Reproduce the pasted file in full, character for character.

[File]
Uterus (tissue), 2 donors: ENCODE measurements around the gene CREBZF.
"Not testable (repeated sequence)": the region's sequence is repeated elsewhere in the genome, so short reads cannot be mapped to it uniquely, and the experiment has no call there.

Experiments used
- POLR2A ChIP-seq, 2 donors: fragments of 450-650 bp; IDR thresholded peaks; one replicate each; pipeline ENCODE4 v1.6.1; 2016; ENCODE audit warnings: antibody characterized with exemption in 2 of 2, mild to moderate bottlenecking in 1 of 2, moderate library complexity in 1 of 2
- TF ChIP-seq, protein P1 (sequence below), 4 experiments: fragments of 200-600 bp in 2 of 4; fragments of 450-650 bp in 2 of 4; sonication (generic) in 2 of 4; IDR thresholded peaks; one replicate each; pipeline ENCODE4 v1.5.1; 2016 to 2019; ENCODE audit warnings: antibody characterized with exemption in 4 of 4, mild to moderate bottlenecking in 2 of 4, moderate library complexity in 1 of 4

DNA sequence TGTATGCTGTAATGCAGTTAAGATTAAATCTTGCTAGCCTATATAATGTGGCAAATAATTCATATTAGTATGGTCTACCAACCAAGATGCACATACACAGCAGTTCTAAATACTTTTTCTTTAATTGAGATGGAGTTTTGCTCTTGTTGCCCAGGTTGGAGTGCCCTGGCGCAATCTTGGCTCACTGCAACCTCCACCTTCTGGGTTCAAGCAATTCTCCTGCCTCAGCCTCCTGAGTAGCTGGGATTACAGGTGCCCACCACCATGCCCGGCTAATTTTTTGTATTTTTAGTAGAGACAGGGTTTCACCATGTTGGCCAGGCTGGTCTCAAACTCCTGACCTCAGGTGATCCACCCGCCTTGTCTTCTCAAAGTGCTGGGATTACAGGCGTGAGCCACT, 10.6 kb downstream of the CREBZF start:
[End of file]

Uterus (tissue), 2 donors: ENCODE measurements around the gene CREBZF.
"Not testable (repeated sequence)": the region's sequence is repeated elsewhere in the genome, so short reads cannot be mapped to it uniquely, and the experiment has no call there.

Experiments used
- POLR2A ChIP-seq, 2 donors: fragments of 450-650 bp; IDR thresholded peaks; one replicate each; pipeline ENCODE4 v1.6.1; 2016; ENCODE audit warnings: antibody characterized with exemption in 2 of 2, mild to moderate bottlenecking in 1 of 2, moderate library complexity in 1 of 2
- TF ChIP-seq, protein P1 (sequence below), 4 experiments: fragments of 200-600 bp in 2 of 4; fragments of 450-650 bp in 2 of 4; sonication (generic) in 2 of 4; IDR thresholded peaks; one replicate each; pipeline ENCODE4 v1.5.1; 2016 to 2019; ENCODE audit warnings: antibody characterized with exemption in 4 of 4, mild to moderate bottlenecking in 2 of 4, moderate library complexity in 1 of 4

DNA sequence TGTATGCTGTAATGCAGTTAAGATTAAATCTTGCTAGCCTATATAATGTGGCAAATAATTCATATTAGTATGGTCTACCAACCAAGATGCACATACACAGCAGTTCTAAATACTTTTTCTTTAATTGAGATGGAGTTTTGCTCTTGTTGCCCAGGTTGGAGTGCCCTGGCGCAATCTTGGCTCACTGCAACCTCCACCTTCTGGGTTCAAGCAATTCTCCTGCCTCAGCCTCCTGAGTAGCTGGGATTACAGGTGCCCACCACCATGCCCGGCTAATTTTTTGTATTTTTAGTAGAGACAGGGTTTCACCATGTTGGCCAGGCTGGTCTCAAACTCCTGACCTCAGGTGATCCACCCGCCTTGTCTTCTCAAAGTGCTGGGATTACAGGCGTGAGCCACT, 10.6 kb downstream of the CREBZF start: